Squash and Stretch in Animation

Today we’ll be taking a look at a fantastic gif that reddit user ‘GallowBoob’ shared recently. A huge tiger leaps up to catch an enormous chunk of raw meat in its jaws before bounding away. By watching this action in slow motion we can get a detailed look at how squash and stretch play an essential part in real world motion, and how we can apply that to our animation work.

First, the gif!

It truly is a sight to see. Nature at its finest, and a terrific example of the “Standing Jump” exercise that many animators use to practice several of the principals of animation. Though it would be easy to simply sit and stare in awe as the looping video plays, let’s see if we can analyze a few things and apply them to our own work.

The Keys

To begin, let’s look at two of the “keyframes” of this leap.

Here we have the crouch and then highpoint of the leap. Notice the overwhelming sense of squash and stretch here. If we just look at the silhouettes, the change looks like this:

Tiger jump in silhouette

That’s a lot of bang for your buck! When animating, it is change of shape that holds the appeal you’re looking for. Here the change of shape is extreme, and lends itself nicely to the power the big cat exudes.

What’s most fascinating is that this is directly from life. We often consider change of shape in live action to be less extreme. Here, though, you can clearly see how massive it is. We could also take it further, and push both poses to even more plussed states.

The Breakdown

Another thing to consider is the breakdown of this action. It would be easy to think the breakdown would be halfway between the two keys above, in some sort of mid-leap state. What makes this motion so visually interesting, however, is that the breakdown is actually here:

Tiger breakdown frame

By putting the breakdown closer to the crouch, the springing motion feels even more powerful. This is helpful to keep in mind when animating. The next time you consider putting a breakdown directly in the middle, try moving it closer to one key or the other first. See what it feels like with that timing instead. You never know what great things may come of it!

The Forms

Using knowledge of anatomy, the other important aspect to watch is where the solid forms begin and end. Generally in mammals the major of these forms are the ribcage and pelvis. Look at the relationship of the two in the crouching form:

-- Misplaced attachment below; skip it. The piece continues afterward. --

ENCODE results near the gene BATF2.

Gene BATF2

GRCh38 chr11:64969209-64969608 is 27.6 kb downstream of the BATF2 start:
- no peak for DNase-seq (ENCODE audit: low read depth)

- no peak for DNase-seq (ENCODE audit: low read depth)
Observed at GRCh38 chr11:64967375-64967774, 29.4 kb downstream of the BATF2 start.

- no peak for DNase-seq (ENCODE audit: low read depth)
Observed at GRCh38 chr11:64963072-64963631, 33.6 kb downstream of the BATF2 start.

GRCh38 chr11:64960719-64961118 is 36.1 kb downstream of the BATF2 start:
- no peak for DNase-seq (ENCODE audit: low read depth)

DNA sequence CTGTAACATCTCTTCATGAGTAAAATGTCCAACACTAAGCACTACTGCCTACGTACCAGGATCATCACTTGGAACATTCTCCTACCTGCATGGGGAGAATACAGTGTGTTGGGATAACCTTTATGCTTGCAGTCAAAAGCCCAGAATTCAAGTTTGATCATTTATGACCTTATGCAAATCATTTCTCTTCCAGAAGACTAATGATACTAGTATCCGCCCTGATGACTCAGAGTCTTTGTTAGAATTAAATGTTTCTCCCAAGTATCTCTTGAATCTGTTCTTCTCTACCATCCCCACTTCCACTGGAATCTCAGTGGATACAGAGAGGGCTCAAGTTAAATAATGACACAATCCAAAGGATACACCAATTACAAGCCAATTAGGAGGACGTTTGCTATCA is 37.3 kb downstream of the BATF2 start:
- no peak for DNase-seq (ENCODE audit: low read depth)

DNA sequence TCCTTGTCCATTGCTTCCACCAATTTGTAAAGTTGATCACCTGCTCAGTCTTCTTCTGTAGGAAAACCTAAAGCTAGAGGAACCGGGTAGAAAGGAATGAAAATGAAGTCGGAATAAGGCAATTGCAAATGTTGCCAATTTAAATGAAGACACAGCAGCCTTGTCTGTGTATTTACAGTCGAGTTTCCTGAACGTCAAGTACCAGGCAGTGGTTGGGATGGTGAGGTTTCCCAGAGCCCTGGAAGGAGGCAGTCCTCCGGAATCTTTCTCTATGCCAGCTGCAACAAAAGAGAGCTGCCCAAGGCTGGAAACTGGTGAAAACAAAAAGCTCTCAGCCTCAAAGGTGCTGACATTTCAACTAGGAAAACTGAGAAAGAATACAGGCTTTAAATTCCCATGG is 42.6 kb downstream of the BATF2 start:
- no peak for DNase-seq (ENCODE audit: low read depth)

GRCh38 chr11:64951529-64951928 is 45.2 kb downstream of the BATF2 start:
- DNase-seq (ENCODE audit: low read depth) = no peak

Solid masses in navy, squishy bits in pink.

Solid masses in navy, squishy bits in pink.

and contrast that to the distance between both in the full extension:

Tiger solid forms 02

It’s pretty huge! Obviously to compensate for this distance the softer, more squashy/stretchy bits must expand and contract. It’s easy to see this squash and stretch in the video. Make note, though, that the solid forms retain their shape because they rarely, if ever, squash and stretch.

This is a prime way to keep your animations “believable.” By maintaining SOME solid forms that do not distort and contrasting them with more pliable parts, you set certain rules between you and the audience, and they will feel your characters are more “real” and alive. Leave the squash and stretch mostly to the less rigid parts of your character and you’ll find terrific results.

What’s Next?

Hopefully by watching and studying slow motion video like the one here, you can get a better idea of where to add proper squash and stretch in your own work. Want a bit of practice? Consider animating the tiger above, using this gif as reference. Don’t copy it frame for frame, merely use it as a launching point to do your own version. There’s no time like the present to get some practice in, and this is a great exercise to test your skills!

Another very interesting possibility is to watch the second, non-leaping tiger for a while. Study its movements, in contrast to the first tiger. Notice the weight shifts. Specifically pay attention when it moves its back leg to a new planting spot while turning. It is a very subtle movement, but in animation would add a tremendous amount to the shot. One tiger is performing a much more extreme action than the other, but both movements contain beautiful gems to absorb and learn from!